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Showing posts from November, 2017

Distributed systems algorithms : simplified explanation

Cristian's algorithm: I send you my time You get it and record your own time You send me back the time you recorded it and the time you send back I record the time I receive it me -(T1)> you you -(T2,T3)> me me -(T4)> me Berkeley Algorithm: Teacher shouts out what time is it Kids reply with their own time Take average and tell kids to follow this time

Understanding database [9] : Choosing indexes

Understanding database 9 : Choosing indexes When choosing indexes, we choose the best plan that suits for the queries, and look for additional indexes that may potentially upgrade upon that. Before creating, we must also consider the impact on updates in the workload, such that indexes take disk space. For a query, the WHERE clause are the main focus point to make indexes on, where exact matches suggest a hash index and range queries suggest a tree index. Clustering is extremely helpful when it comes to range queries, and may also help with equality queries if there are duplicates. Search keys with multiple attribute should be considered if a WHERE clause contains multiple conditions, and the order of attributes is important for range queries. Searching may become ‘index-only’ with such indexes.

Understanding database [8] : Bitmap indexes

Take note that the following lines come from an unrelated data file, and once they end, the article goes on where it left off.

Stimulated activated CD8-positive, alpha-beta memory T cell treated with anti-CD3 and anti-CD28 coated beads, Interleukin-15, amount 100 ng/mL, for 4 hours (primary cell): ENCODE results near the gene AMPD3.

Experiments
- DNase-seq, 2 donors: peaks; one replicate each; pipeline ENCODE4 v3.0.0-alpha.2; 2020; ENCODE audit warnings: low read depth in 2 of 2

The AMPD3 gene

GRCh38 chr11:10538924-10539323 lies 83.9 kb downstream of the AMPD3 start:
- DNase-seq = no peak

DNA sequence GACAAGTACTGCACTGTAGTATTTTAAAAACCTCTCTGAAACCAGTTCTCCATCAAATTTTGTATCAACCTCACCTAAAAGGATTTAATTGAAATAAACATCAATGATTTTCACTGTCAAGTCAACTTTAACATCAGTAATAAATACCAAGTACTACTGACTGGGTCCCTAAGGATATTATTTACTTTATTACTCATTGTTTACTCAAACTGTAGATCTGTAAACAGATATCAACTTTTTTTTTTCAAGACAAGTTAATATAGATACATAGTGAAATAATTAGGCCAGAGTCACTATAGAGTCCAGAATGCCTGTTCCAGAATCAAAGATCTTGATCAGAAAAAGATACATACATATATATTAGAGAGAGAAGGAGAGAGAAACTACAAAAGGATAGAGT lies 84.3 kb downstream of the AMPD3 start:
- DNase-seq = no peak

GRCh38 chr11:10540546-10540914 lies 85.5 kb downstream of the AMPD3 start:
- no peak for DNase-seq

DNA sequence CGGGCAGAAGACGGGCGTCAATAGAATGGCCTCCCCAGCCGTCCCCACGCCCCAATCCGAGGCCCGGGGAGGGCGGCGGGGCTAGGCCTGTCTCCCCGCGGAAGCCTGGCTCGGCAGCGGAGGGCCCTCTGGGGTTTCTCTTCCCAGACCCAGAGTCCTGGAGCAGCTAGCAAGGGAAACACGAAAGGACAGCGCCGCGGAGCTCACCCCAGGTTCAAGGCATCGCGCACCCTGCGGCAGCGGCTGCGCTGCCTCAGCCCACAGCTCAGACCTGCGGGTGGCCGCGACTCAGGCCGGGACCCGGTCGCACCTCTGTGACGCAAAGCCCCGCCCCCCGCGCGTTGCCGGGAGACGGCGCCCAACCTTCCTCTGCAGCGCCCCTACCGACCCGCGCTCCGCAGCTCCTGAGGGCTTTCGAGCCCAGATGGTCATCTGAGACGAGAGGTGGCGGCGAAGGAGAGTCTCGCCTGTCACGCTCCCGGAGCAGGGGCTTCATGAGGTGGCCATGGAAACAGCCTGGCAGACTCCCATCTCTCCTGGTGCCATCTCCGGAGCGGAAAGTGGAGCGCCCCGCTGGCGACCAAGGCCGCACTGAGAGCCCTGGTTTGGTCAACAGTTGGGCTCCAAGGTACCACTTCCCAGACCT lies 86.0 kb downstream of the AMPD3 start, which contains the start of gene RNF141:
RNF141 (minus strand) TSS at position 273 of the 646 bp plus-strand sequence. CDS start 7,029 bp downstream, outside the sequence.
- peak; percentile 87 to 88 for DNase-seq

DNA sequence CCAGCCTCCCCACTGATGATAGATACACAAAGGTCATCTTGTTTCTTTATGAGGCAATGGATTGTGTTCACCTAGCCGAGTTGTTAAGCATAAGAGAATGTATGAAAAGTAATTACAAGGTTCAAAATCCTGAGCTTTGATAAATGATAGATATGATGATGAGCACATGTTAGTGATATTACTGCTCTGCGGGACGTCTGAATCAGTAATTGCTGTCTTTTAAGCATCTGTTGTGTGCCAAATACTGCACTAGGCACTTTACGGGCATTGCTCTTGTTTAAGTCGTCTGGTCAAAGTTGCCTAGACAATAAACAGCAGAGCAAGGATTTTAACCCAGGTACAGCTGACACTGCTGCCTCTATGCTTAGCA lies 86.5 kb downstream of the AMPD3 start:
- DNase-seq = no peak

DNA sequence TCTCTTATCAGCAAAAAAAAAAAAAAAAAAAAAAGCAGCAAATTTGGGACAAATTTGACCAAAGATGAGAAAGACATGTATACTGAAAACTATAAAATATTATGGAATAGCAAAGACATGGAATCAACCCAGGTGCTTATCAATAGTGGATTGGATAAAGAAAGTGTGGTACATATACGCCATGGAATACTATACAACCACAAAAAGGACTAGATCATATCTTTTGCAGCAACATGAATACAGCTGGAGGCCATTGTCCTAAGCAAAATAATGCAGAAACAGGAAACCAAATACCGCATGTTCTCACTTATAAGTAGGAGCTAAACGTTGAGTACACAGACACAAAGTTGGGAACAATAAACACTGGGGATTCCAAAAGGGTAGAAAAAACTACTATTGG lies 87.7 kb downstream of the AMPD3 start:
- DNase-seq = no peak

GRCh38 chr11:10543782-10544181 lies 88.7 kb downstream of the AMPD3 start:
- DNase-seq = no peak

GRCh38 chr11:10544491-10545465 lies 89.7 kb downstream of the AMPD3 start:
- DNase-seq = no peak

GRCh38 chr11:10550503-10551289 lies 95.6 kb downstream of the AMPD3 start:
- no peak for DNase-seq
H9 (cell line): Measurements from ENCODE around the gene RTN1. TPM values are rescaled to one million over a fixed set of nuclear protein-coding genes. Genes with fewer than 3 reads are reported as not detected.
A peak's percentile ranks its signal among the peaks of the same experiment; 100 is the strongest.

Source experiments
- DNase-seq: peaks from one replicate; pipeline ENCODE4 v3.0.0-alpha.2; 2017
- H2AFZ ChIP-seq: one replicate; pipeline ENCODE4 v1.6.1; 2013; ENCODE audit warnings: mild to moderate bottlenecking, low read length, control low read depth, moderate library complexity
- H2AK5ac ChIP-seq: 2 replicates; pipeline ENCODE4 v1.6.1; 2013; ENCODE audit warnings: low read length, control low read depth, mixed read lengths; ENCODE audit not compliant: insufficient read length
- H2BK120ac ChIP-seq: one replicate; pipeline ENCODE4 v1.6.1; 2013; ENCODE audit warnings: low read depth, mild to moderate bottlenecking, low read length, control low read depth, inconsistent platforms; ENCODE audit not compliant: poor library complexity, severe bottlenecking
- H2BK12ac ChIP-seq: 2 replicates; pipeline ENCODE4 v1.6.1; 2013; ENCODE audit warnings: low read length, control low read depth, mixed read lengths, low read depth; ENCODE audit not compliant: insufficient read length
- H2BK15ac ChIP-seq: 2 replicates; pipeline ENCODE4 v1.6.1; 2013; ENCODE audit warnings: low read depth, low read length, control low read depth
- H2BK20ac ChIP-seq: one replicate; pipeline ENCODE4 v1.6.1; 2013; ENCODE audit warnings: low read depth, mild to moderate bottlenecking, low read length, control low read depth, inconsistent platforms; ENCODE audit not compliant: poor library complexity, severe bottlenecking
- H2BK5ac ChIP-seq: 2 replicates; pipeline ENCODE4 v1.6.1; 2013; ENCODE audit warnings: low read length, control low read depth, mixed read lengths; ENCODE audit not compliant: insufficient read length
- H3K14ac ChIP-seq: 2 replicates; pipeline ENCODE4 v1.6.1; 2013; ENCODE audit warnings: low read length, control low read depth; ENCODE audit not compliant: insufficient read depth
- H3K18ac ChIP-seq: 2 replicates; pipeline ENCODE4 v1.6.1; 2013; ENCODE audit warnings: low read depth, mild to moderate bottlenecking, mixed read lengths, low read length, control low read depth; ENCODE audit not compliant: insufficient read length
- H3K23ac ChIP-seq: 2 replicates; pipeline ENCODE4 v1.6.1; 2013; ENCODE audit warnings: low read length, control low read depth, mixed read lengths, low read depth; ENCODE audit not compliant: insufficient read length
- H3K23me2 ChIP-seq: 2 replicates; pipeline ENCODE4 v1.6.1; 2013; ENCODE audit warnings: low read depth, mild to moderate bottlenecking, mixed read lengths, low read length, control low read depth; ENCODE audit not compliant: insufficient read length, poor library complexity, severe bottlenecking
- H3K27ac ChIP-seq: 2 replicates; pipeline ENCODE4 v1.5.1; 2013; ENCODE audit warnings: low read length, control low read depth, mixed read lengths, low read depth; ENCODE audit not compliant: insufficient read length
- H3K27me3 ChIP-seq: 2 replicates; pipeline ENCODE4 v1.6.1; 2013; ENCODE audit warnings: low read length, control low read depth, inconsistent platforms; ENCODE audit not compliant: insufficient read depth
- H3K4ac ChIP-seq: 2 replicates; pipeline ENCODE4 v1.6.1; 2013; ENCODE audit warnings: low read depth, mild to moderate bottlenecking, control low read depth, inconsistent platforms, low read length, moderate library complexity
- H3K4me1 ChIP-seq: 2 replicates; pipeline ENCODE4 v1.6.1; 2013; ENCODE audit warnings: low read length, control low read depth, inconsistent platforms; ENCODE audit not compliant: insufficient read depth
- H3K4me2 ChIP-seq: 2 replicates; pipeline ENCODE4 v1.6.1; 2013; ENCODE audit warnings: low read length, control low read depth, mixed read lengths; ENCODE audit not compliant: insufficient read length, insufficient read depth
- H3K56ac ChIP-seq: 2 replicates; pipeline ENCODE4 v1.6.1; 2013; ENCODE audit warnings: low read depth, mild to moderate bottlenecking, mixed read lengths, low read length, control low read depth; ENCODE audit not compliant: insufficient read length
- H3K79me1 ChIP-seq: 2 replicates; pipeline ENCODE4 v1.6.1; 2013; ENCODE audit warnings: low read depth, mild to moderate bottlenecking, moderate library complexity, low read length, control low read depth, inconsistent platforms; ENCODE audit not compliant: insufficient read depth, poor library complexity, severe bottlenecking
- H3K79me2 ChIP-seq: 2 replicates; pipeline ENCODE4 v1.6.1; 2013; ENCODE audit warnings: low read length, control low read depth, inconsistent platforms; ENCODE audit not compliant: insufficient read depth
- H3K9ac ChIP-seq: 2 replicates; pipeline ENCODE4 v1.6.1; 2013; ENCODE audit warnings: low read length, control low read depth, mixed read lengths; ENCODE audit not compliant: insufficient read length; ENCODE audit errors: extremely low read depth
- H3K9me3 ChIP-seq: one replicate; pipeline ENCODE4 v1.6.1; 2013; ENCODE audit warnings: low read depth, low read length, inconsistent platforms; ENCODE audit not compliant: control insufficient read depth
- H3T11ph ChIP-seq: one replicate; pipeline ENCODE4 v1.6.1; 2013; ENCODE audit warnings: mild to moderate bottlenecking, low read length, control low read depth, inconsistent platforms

Understanding database 8  : Bitmap indexes The idea of a bitmap indexes is to record values of sparse columns as a sequence of bits, where one bit would represent for each possible value. The bit for the row, would indicate whether if it has this value or not. Formally, we may consider it as a collection of n bit-vectors, where we have one for each possible value f. Six vector operations are supported by bitmap indexes, namely COUNT, LENGTH,OR,AND, NOT and XOR. In order to find the correct bitmap vector for a given value ,we may build a B+ tree over the possible values, with the leaves storing the index entries. The modification of bitmap index based data needs to be dealt with caution : the record numbers must remain fixed once assigned, and the changes to the data file require the bitmap to change as well by setting or clearing corresponding bits in vectors. If a new record is to introduce a new value, we may have to introduce a new bitmap vector for that value. As we ma

Understanding database [7] : Hash based indexes

Understanding database 7 : Hash based indexes When we are to implement hash based indexes, it is key that we should partition our data into buckets. As for the rule to allocate entries, we use each entry ’ s search key as its bucket id to partition, where each bucket will hold entries that share a same property. In order to determine what is that property we have chosen to partition with, we will have to introduce a hash function h(v), where v ranges over all the search key values. We will consider each bucket as a unit of storage containing one or more records that is stored in a page. It is often considered better to use hash based indexes for equality searches, and it is unable to support range searches due to the use of buckets. The steps of a equality search with hash index is as below : 1.  Given v value, compute with h(v) = a 2.  Retrieve the bucket a 3.  Search the wanted entry from the bucket As we may see from above, the cost of searching is equivalent to